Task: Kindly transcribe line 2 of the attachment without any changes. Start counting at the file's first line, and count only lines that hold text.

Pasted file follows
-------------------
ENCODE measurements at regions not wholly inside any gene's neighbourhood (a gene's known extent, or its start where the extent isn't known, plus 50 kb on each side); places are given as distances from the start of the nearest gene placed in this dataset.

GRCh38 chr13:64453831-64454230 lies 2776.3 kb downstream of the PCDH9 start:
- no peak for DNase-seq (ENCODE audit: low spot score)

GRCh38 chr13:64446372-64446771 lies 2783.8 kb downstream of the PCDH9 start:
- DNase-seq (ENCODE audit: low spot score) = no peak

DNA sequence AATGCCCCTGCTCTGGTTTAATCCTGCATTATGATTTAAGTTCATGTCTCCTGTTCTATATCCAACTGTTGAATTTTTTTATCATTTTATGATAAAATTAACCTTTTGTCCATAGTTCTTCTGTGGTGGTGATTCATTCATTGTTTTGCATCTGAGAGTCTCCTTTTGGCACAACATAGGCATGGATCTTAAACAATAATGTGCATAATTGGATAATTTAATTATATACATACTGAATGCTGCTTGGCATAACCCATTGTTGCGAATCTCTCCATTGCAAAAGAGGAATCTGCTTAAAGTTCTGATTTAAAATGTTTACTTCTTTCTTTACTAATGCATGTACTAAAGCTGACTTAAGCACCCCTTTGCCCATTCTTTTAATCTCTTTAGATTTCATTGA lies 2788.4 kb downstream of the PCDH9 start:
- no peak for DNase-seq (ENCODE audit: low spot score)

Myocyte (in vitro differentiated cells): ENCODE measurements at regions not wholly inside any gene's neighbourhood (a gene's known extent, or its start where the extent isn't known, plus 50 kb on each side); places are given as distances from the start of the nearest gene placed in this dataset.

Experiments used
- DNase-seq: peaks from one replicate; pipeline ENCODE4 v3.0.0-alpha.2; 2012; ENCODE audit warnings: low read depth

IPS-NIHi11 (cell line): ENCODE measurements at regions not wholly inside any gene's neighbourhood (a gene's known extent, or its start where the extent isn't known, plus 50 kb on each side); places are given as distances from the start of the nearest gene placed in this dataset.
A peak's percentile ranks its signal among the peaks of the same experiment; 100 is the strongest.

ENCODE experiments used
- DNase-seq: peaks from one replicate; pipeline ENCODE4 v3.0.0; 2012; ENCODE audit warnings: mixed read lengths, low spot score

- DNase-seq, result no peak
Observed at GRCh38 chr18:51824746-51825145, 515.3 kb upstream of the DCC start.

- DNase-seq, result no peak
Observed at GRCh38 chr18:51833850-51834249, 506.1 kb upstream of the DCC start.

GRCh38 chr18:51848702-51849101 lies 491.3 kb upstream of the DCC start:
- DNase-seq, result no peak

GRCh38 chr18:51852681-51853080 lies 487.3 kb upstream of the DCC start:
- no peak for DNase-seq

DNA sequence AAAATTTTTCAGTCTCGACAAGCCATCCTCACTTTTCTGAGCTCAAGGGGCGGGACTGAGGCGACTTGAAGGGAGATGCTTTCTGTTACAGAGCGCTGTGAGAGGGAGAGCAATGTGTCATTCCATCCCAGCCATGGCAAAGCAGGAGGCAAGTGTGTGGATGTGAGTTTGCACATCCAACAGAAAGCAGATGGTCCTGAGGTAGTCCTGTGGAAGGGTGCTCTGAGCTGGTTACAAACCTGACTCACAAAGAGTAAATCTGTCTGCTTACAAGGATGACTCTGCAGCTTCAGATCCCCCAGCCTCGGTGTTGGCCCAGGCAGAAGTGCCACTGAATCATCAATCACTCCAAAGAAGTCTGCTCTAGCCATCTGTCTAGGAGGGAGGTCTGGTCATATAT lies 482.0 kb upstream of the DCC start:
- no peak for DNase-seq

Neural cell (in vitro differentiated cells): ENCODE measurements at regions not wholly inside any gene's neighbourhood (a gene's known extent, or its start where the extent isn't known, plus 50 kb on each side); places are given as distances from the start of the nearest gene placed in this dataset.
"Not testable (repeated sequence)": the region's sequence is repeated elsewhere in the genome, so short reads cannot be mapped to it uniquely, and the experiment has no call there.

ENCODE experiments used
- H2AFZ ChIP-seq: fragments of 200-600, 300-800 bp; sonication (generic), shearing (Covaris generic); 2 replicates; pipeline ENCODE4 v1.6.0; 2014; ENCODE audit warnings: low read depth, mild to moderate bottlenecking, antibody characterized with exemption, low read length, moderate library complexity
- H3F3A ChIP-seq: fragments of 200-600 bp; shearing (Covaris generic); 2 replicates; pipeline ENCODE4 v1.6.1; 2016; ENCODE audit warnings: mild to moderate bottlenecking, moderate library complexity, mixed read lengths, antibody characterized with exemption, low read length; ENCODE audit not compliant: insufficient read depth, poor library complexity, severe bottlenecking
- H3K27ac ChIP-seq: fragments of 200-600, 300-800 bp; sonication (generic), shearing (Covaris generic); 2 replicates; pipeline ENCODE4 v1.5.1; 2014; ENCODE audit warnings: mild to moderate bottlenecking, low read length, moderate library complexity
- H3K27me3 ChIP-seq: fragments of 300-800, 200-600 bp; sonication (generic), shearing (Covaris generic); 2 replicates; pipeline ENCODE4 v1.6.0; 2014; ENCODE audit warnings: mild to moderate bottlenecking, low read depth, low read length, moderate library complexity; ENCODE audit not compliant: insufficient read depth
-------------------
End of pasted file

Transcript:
GRCh38 chr13:64453831-64454230 lies 2776.3 kb downstream of the PCDH9 start: